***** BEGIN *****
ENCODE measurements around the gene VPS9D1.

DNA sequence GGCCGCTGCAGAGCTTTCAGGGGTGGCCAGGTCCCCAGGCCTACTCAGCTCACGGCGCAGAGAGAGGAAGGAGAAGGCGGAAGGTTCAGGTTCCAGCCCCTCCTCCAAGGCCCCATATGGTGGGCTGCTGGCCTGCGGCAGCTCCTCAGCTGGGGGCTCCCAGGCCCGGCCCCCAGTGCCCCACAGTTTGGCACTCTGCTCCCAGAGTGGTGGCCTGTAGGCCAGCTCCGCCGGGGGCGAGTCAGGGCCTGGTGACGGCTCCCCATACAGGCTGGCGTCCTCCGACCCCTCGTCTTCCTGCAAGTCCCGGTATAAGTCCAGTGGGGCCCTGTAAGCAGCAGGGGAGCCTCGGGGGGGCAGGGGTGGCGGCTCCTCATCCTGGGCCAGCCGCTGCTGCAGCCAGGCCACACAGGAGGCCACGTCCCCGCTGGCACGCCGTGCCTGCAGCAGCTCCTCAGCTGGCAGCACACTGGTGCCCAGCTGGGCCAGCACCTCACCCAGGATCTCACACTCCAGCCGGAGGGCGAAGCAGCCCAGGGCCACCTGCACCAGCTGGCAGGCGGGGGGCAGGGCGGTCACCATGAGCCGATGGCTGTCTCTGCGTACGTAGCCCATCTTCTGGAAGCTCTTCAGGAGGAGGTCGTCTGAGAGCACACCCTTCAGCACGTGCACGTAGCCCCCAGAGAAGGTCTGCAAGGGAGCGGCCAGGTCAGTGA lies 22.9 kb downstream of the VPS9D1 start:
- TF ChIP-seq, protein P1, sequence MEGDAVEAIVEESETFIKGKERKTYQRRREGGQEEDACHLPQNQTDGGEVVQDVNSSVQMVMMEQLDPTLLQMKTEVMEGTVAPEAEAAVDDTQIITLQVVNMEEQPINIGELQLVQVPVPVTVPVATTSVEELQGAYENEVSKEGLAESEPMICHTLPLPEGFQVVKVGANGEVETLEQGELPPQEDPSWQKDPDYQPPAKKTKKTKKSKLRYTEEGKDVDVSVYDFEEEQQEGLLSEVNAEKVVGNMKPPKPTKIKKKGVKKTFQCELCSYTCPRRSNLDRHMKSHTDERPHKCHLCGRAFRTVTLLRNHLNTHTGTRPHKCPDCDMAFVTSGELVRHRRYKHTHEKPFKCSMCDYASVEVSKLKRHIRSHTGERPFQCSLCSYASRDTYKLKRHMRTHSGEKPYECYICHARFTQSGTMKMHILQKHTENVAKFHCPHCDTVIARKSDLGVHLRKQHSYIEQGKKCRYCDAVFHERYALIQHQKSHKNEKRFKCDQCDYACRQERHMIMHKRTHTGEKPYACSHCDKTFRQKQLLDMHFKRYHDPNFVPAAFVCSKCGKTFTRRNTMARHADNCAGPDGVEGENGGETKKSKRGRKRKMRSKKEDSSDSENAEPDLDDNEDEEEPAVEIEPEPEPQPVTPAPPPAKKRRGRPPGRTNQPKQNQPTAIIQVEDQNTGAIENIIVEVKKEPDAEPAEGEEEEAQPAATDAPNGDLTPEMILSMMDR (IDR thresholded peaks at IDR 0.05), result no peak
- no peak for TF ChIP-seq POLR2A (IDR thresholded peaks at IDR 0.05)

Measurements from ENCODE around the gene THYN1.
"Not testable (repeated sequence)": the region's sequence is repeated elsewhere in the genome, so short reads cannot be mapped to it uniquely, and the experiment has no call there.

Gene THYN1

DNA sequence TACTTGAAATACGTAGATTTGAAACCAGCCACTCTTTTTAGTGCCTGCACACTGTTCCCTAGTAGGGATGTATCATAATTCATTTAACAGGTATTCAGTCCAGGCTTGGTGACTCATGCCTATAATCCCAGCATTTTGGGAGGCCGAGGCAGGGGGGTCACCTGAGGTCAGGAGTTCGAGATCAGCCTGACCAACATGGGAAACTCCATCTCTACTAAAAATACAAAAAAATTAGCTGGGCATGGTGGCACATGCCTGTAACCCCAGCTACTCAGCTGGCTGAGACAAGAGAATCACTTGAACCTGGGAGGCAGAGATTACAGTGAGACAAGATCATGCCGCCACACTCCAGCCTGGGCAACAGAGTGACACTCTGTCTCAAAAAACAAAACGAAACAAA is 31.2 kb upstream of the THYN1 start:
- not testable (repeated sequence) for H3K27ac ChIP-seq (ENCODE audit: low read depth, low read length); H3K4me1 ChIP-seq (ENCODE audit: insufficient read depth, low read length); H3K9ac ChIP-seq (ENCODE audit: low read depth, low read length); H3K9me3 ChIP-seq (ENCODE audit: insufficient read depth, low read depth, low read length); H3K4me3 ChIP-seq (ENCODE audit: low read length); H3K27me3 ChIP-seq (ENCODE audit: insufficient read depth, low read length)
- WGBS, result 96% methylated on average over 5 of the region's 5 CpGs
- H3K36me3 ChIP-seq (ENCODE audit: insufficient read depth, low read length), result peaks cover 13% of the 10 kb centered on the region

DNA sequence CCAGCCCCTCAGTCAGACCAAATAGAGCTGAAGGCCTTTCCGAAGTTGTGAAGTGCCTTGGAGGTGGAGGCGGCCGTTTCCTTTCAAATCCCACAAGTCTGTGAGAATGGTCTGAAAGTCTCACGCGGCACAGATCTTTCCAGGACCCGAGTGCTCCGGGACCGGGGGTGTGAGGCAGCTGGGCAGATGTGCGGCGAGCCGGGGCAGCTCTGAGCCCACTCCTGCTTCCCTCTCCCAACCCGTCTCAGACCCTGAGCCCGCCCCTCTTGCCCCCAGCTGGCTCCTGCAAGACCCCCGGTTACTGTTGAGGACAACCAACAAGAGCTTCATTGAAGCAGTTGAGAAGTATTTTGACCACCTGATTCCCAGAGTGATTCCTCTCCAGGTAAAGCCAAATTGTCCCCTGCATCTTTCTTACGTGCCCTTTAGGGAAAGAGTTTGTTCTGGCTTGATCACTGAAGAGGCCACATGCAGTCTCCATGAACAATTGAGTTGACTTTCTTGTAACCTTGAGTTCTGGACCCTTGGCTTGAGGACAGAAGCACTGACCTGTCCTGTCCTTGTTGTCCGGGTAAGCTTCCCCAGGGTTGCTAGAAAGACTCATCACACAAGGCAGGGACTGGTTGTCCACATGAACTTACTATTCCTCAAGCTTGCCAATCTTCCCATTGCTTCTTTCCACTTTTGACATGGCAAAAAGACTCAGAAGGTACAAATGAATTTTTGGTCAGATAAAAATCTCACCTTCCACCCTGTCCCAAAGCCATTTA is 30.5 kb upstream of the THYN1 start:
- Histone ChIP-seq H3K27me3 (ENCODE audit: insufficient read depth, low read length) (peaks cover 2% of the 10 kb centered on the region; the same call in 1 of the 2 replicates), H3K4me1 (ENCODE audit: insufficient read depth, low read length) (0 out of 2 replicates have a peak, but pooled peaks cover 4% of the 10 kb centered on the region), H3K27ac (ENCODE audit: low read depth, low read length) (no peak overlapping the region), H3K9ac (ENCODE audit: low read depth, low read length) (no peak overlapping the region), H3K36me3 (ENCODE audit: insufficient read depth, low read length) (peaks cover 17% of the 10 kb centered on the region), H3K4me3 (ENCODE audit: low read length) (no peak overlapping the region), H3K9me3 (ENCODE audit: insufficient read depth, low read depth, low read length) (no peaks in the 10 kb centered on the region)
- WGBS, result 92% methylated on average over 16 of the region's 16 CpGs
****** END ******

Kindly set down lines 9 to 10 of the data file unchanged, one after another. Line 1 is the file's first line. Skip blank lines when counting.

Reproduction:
- not testable (repeated sequence) for H3K27ac ChIP-seq (ENCODE audit: low read depth, low read length); H3K4me1 ChIP-seq (ENCODE audit: insufficient read depth, low read length); H3K9ac ChIP-seq (ENCODE audit: low read depth, low read length); H3K9me3 ChIP-seq (ENCODE audit: insufficient read depth, low read depth, low read length); H3K4me3 ChIP-seq (ENCODE audit: low read length); H3K27me3 ChIP-seq (ENCODE audit: insufficient read depth, low read length)
- WGBS, result 96% methylated on average over 5 of the region's 5 CpGs